Design Principles: How to Stand Out in Your Industry

No one does things exactly like your business does…but if a prospective customer looked at the websites of your top 10 competitors, would they know that? How do you stand out? There tends to be a lot of overlap in design aesthetics between competing businesses who share an industry. And for good reason; they are logical, practical choices that help associate their business with a product or service. But that doesn’t do a company any good if a prospect can’t differentiate within the sea of similarities.

Oil and Gas

Let’s take the oil and gas industry for example. The two overlapping consistencies that we’ve seen the most in this space are the color blue and the heavy use of oil derricks in design work. Logically, this makes sense. Derricks are easily identified as an element that communicates what the company does. In addition, one of the most universally-appealing colors on the spectrum is blue, and it is often associated with stability, balance and control; all things that are essential to this line of work.

If you want to differentiate yourself from the crowd, expected and essential might not be the ideal play. So, what is the alternative? Literal imagery that visually communicates the action behind the brand is a great tool for brand recognition, but instead of opting for the most obvious choice, consider other elements that could speak to a different characteristic of your business.

For example, ProSep is an industry-leading, technology and service provider for integrated process solutions to the global energy industry. Their logo uses circular elements of water and color differentiation to illustrate separate components working together toward a common goal.

Another example comes from Ultra Blend Solutions, a chemical pumping company that specializes in powder friction reducers for the hydraulic fracturing, stimulation and coil tubing industries. In a recent logo redesign project, Raven Creative partnered with Ultra Blend to create a memorable, crisp and easily identifiable logo to differentiate the brand.

Non-Traditional Web Fonts

In the world of modern web design, there are an abundance of font options, unlike many html-based marketing automation platforms that go rouge when you veer too far outside the font box. Now, just as clarity needs to come before cleverness, legibility needs to come before aesthetics here. But thanks to services like Google Fonts and Adobe Fonts, the world has come a long way from Arial and it is possible to incorporate crisp, easy-to-read fonts that you won’t find repeated on every site from here to, well everywhere. Some of our favorite font-pairing combinations include Prohibition Regular and Open Sans, Bely Display and Anzo Sans, and Montserrat and Upgrade.

Font Pairings

And because all operating systems are not created equal, it is important to have a web-safe back-up font that will show up in the event that your custom font doesn’t play nice with a user’s device. Have you ever stumbled upon an otherwise beautifully designed site, that is interrupted by Times New Roman text haphazardly thrown in? That’s likely because a web safe alternative was not appointed on the back end of things, so your operating system defaulted.

Double Down on Digital

Even though just about everyone (and their grandparents) carry around pocket-sized computers with them at all times, there are still many industries that don’t have a strong digital presence outside of a basic website. If this is true of your niche, you’ve got a great opportunity to take put some major stakes in the land of virtual real estate.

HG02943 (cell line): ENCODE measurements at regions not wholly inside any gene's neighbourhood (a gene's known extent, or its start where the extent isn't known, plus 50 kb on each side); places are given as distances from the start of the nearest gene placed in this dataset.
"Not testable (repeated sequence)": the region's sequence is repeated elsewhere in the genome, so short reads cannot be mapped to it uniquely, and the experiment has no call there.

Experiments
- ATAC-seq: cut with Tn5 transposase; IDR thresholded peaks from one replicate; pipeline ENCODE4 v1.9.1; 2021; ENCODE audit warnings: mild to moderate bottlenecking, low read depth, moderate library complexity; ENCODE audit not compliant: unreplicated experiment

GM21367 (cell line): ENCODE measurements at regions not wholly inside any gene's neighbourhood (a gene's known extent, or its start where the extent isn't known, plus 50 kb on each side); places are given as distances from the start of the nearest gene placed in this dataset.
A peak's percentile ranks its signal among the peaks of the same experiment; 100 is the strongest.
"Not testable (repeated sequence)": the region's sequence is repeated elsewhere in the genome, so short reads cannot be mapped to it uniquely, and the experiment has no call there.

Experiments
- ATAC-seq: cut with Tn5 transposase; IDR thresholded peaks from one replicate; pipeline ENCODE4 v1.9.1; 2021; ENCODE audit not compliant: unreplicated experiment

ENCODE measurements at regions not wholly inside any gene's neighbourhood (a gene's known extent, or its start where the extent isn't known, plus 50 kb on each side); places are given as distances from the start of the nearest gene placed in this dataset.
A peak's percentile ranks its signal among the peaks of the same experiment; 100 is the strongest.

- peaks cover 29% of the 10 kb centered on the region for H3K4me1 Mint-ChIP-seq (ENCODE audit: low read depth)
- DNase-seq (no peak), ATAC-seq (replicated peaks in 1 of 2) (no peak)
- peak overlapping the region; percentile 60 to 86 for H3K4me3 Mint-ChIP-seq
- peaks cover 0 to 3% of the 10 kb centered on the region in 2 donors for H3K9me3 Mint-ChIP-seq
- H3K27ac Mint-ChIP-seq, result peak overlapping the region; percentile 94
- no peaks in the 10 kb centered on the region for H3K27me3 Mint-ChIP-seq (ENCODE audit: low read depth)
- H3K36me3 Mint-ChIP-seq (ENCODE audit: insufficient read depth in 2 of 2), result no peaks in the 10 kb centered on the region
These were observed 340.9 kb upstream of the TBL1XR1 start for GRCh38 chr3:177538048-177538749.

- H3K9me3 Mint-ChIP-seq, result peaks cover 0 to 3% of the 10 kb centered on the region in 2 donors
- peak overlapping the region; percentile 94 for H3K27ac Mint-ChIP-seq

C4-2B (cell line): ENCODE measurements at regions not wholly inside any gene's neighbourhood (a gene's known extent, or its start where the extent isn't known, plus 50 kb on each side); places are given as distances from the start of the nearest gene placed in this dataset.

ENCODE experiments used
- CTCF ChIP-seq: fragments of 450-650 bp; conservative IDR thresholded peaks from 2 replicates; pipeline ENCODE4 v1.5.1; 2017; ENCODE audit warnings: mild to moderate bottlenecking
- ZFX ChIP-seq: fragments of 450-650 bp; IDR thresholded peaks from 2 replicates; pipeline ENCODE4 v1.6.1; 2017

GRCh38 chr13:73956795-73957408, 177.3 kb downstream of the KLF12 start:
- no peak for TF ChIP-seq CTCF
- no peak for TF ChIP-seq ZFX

Does your business have a social media presence? If the answer is yes but the last post is six months back and the account isn’t actively monitored…the answer is really no. Beyond social media and a company website, digital marketing includes strategic action in other online channels that make sense for your business, such as email marketing, paid and organic search, blogs, display ads and voice search.

While you may think that your organization is too specialized to create content for digital channels, as long as there are people who have a need for your product or service, there is a way to engage with them digitally. The trick is to start small, get good at it, and then widen your net. It’s better to be fewer places effectively than everywhere without purpose.

Video, Video, Video

While this falls into the digital category, it warrants its own section in this conversation. 85 percent of businesses use video as a marketing tool, and for good reason. Of that same data pool:

  • 87 percent say video has increased traffic to their website.
  • 81 percent say video has increased the average time visitors spend on a page.
  • 95 percent say video has helped increase user understanding of a product or service.
  • 83 percent say video has helped them generate leads, and 80 percent can make a direct connection from video to increased sales. (Wyzowl, 2020)

The initial investment to get started can be a bit high when purchasing equipment such as a tripod, microphone, lights, a high-quality camera or phone, etc., but it is worth it in the long run. It’s a tired saying, but people don’t buy from businesses, they buy from people. Videos put a face to your company, even if what you do isn’t consumer facing or is particularly technical. People humanize even the most niche of brands, and there are countless ways to leverage video for your business.

The Bottom Line

In a sea of competition, you have options to not only keep your head above water, but to stand on it. Smart design that supports your business goals is a great way to make a splash. Ready to make some waves? Let’s talk.